The new work and pensions secretary has suggested the government’s pledge to halve the disability employment gap will face lengthy delays, after he said he wanted to spend a “few years” testing how to achieve the target.
Tory ministers have repeatedly referred to their commitment to halving the gap of about 30 percentage points between the employment rates of disabled people (less than 50 per cent) and non-disabled people (about 80 per cent).
Halving the gap would mean finding jobs for more than one million more disabled people.
Last year’s general election manifesto said a Conservative government would “aim to halve the disability employment gap”, one of just eight mentions of the words “disabled” or “disability” in the 84-page document.
Labour MP Neil Coyle, a former director of Disability Rights UK, asked Crabb what “milestones” he would use to measure the success of the “very welcome and ambitious manifesto commitment” to halve the disability employment gap, when the proportion of working-age disabled people in work had fallen over the last six years.
Disability Rights UK has stressed the importance of setting milestones, in its submission to the committee’s inquiry into halving the gap, pointing out that “interim targets could be expected to drive institutional change and it could be expected that the government would wish to know if it was on track”.
But Crabb said that rather than setting interim targets for narrowing the gap, he wanted instead to focus on what policies might prove successful.
He said that 150,000 more disabled people were in work in the last year, but if the number of non-disabled people in work had also risen “there is no closing of the gap”.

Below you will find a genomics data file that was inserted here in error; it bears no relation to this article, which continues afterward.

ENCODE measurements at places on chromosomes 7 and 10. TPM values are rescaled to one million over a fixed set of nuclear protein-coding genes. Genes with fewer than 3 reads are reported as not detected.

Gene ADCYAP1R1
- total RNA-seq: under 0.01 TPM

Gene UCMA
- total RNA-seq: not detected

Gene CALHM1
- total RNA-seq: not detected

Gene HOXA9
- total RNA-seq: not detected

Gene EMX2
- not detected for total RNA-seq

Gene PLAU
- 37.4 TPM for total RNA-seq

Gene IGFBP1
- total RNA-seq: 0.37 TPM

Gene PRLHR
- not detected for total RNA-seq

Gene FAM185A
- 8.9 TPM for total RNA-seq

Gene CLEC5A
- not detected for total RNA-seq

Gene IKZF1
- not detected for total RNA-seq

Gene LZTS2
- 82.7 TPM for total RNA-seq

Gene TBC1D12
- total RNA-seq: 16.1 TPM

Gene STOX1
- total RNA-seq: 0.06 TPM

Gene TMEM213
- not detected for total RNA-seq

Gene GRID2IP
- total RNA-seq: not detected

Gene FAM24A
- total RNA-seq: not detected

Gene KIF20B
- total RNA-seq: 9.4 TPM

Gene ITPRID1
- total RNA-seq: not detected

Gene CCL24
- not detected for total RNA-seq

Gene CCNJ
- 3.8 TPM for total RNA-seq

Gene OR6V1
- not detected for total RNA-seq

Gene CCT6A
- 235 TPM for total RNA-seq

He said he did not think that setting out interim targets towards achieving the aim of halving the gap was “the more helpful approach”, and added: “The more helpful approach I think is testing what works and building the evidence base for how we do that and that’s what I want to spend the next few years really focusing on.”
He appeared then to criticise the approach of his predecessor as work and pensions secretary, by adding: “I don’t know that whatever has gone on before has really built a strong evidence base for supporting people with disabilities and health conditions into work.”
Crabb told the committee that he wanted to “take a step back” from previous plans to publish a white paper with “firm legislative proposals” on supporting disabled people into work.
Instead, he said, there would be a “much more discursive green paper that starts to reframe the issue and points the way towards more meaningful long-term reform”.
And he said he wanted to “restart conversations with disability organisations and disabled people themselves about how best as a government we can work with them to close the disability employment gap”.
When Crabb said later in the session that DWP would provide more disability experts in jobcentres, Coyle asked him to clarify what this increase meant, as the number of disability employment advisers fell by a fifth in the last parliament.
In another criticism of the Duncan Smith regime, Crabb said DWP would be placing another 500 disability employment advisers into jobcentres across the country, which he said was “a significant step forward”.
He said: “Whatever decisions happened in the last parliament, that was then.
“I’m pretty clear in my mind, whether it’s by employing more of our own people as disability specialists or partnering with expert organisations, we need to get more expertise under the roof of Jobcentre Pluses, in terms of how we support people with sicknesses and disabilities, and addictions as well.”
A Department for Work and Pensions spokesman said later that there was “no plan to abandon the target” of halving the disability employment gap.
He said: “It is a long-term ambition, and the secretary of state was re-affirming government’s commitment to reducing the gap.”
12 May 2016